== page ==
A Open Letter To The Avid Reader
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A Open Letter To The Avid Reader

You are an explorer, adventurer, searcher, seeker, traveler, and reader.

A Open Letter To The Avid Reader

Dear Avid Reader,

You are an explorer, adventurer, searcher, seeker, traveler and reader. Books are your passion. They take you places, make you feel things and make your mind whirl. I too have this same desire to read. Unfortunately, school and work have consumed my life lately. Leaving me no spare time. As I let go of the past time I so long for, I wonder to myself, why? Why books? Why me? Where did this love for reading come from. Lev Semenovich Vygotsky, a Russian psychologist, developed the sociocultural theory. This theory explains how the interactions children have with more knowledgeable members of society has an important influence on their development. Vygotsky believed that the experiences a child has in his/her life, from conception until death, have an impact on how that child makes sense of and learns about the world. One way Vygotsky’s sociocultural theory can be tested is by studying a child’s early experiences with reading. When I began analyzing my personal encounters with reading at a young age, I noticed that Vygotsky was right. My positive experiences with reading have made me enjoy reading to this day.

The first time I was exposed to reading I was around the age of three. My mother was the first person who read to me. She would read stories to calm and relax me before I went to sleep. She primarily read nursery rhymes, which she had memorized just about rhyme in the book. Although she knew all of the words, she still showed me the pictures that were found in the large nursery rhyme book that was kept in my room. I found enjoyment in hearing the nursery rhymes. They flowed smoothly when the words were spoken out loud to me. I soon found myself constantly picking up the nursery rhyme book and wanting my mother to read more.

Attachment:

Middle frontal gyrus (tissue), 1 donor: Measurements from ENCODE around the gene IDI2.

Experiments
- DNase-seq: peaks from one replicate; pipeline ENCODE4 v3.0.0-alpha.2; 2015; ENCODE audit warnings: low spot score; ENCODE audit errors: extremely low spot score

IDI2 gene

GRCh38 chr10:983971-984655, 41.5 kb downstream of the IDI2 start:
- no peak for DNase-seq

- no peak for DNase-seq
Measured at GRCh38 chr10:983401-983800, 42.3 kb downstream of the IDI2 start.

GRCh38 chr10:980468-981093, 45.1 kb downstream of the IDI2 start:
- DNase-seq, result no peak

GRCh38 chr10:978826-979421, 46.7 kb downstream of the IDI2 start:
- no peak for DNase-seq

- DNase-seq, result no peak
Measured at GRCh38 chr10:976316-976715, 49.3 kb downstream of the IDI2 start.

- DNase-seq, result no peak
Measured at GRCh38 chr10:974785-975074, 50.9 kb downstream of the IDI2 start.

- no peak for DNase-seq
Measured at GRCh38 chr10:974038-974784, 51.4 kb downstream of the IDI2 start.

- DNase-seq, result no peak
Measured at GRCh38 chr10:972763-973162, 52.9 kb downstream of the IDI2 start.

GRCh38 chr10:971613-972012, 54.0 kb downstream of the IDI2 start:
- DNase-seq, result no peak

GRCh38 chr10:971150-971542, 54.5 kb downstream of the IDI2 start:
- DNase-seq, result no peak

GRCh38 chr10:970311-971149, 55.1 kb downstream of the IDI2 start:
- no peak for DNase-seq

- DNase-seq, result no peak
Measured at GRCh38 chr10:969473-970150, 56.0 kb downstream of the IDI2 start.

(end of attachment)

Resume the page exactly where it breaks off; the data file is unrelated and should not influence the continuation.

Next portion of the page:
My instant love of reading became stronger as the years went on. Before I knew it I was learning to read myself. I imagined myself being able to read stories just the way my mom did. As I began learning to read in kindergarten, my family was very supportive in helping. My mom and dad would practice reading with me all of the time. I particularly remember when my mother and I would pick out a story and play our favorite reading game called bump reading. The game means exactly what it says. I would read one page and I would bump my mom to cue her that it was her turn to read the next page. The bumping continued on every page until we finished the book. Nothing was more rewarding then finishing a page and getting to nudge my mom to continue. This game made reading fun and alive for me, especially when my mom would bump me to continue in the middle of a sentence. This bond of reading together not only strengthened the parent and child relationship we shared but it has also played a key role in my learning.

Along with my mom and dad playing and important role in my reading experiences, my younger sisters did as well. At the age of 6 years old, being the only sibling in school put me at an advantage. Among my sisters, I was the only one who was able to read at the time. Soon I took over my mom’s job of reading to my younger sisters. Before I knew it, they were constantly asking me to read their favorite stories to them. They thought it was so cool that their big sister could read.